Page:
Connecting Dots From Hamas To Syria

Hamas is a Muslim Brotherhood creation; the motivation was the perception on the part of the Brotherhood that Arafat was too corrupt and not Islamic enough. The Brotherhood strategy was to stake out a position to the ‘right’ of Arafat, take strong positions regarding the continued existence of Israel and create a social service network that would ‘fill in’ the failures of the Arafat government and, over time, change loyalties. It worked! The same thing has now commenced in Syria.

At the outset of the uprising in Syria the movement was in fact dominated by ‘moderates’. However, lack of supplies and supportive infrastructure put them in a position, often seen in history, where the armed forces feed off the local population to a degree unacceptable to the local population. The original opposition movement suffered three critical weaknesses; the lack of a supply chain, the inability to connect various groups and the absence of a unifying focus or ideology. This occurred within the context of pillaging the local population to maintain their viability as a fighting force, that viability was always in question.

Islamist forces saw the weakness as well, identifying opportunity as the desperation of the ‘moderates’ was negating popular support on the ground.

The Hamas model is now in full swing. The two primary Islamist fighting groups in Syria led by the al Nusra Front have replaced the ‘moderates’ both on the battlefield and in terms of establishing a social and cultural infrastructure. They are delivering food and water, established ‘soft’ Sharia courts, perform basic police work and attract former ‘moderates’ to their ranks as the rats leave the sinking ship. They have established themselves as the only viable option in the eyes of a majority of the populations they work within, they did so by serving those populations, just as Hamas did in Gaza.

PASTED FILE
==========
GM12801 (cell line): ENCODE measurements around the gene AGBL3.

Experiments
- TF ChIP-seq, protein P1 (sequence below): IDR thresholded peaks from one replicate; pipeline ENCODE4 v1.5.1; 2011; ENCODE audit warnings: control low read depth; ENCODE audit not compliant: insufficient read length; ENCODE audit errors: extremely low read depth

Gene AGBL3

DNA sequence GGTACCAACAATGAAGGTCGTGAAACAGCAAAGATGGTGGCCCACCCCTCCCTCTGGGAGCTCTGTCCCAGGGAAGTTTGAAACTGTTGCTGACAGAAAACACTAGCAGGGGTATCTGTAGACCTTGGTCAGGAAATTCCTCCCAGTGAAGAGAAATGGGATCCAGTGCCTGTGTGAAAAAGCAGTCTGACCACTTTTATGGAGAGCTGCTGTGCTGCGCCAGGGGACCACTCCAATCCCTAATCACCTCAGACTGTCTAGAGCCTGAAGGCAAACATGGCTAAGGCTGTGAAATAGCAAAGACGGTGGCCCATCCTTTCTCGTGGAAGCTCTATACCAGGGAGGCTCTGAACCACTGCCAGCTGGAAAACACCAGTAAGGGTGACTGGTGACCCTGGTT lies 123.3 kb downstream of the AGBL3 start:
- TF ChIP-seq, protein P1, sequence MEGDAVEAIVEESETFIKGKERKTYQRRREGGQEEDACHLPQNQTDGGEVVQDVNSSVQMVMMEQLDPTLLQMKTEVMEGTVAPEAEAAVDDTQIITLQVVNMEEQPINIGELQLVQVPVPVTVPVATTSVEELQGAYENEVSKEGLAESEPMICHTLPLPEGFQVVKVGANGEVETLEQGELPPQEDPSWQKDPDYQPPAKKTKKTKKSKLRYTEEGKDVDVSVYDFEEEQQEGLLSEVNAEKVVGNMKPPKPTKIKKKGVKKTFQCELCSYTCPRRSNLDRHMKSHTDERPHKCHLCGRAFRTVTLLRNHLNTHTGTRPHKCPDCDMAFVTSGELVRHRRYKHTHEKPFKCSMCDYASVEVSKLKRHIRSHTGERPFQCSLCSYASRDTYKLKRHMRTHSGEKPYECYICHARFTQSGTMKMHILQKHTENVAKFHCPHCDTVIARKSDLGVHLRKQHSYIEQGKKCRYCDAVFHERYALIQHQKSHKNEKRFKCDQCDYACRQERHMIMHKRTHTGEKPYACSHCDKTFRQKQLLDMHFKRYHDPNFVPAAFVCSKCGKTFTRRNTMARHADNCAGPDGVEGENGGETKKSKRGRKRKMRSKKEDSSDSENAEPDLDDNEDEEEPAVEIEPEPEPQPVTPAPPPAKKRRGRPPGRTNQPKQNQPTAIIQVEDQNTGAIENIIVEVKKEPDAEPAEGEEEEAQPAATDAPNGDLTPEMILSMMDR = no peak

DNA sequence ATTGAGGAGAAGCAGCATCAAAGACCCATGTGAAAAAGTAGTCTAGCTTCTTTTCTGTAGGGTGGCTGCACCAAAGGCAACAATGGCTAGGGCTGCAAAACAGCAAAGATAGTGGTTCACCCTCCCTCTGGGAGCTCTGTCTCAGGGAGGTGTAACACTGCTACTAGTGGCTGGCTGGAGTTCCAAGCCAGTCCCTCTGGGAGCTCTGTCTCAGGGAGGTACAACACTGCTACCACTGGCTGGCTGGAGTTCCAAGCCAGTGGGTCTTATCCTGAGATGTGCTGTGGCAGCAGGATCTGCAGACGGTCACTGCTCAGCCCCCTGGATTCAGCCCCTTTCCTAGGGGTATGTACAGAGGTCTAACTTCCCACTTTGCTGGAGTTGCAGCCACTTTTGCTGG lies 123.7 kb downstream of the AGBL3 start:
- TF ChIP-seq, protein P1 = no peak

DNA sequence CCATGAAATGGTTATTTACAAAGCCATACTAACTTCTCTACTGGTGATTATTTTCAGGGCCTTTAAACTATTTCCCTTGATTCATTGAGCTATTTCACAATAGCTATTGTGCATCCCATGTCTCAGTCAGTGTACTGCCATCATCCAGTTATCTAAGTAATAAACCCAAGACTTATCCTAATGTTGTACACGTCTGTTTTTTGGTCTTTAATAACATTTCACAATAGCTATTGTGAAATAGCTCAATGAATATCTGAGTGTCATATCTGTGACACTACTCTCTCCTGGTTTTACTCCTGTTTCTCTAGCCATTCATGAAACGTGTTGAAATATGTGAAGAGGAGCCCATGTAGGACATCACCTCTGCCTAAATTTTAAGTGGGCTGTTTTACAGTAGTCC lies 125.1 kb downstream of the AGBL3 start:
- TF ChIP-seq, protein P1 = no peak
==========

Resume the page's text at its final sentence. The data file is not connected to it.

The moderates eventually turned to crime against the local populations to survive; the Islamists served that population and have moved a variety of areas from chaos to a semblance of order. As is human nature the populations in question gravitated toward order, regardless of ideological underpinnings; if you’re dying of thirst, you care little for the belief system of the person holding the bottle of water.

It is too late to engage in support for ‘moderates’. The population has turned against them and whatever support they receive will quickly find its way into the hands of the Islamists. We have been down this road before and we appear not to have learned the lessons.

Support for the Islamists comes from our ‘ally’ Turkey, Saudi Arabia, Egypt, Iraq, and the Gulf States. On the other side: Russia, China, Hiz’bAllah and Iran. Assad’s supporters fear a Sunni orientated government in Syria as has far reaching geopolitical impact for Iran in their efforts to ‘surround’ Israel.

Syria has evolved into a surrogate battlefield. Turkey maintains the same aspirations as Iran; regional hegemony. Turkey is on the border, has a stable economy, has well established military capabilities and is a government that has been moving toward Islamist principals for the past decade. It is worth remembering that Turkey was the seat of the last Islamist Caliphate. The demonstrations in Turkey are a reflection of a political red line having been crossed. Turks see the post WWII atmosphere in favor of secular governance fading away a little more quickly as each year passes.

The continuing effort to provide support to the moderates in Syria is akin to attempting to feed a ghost.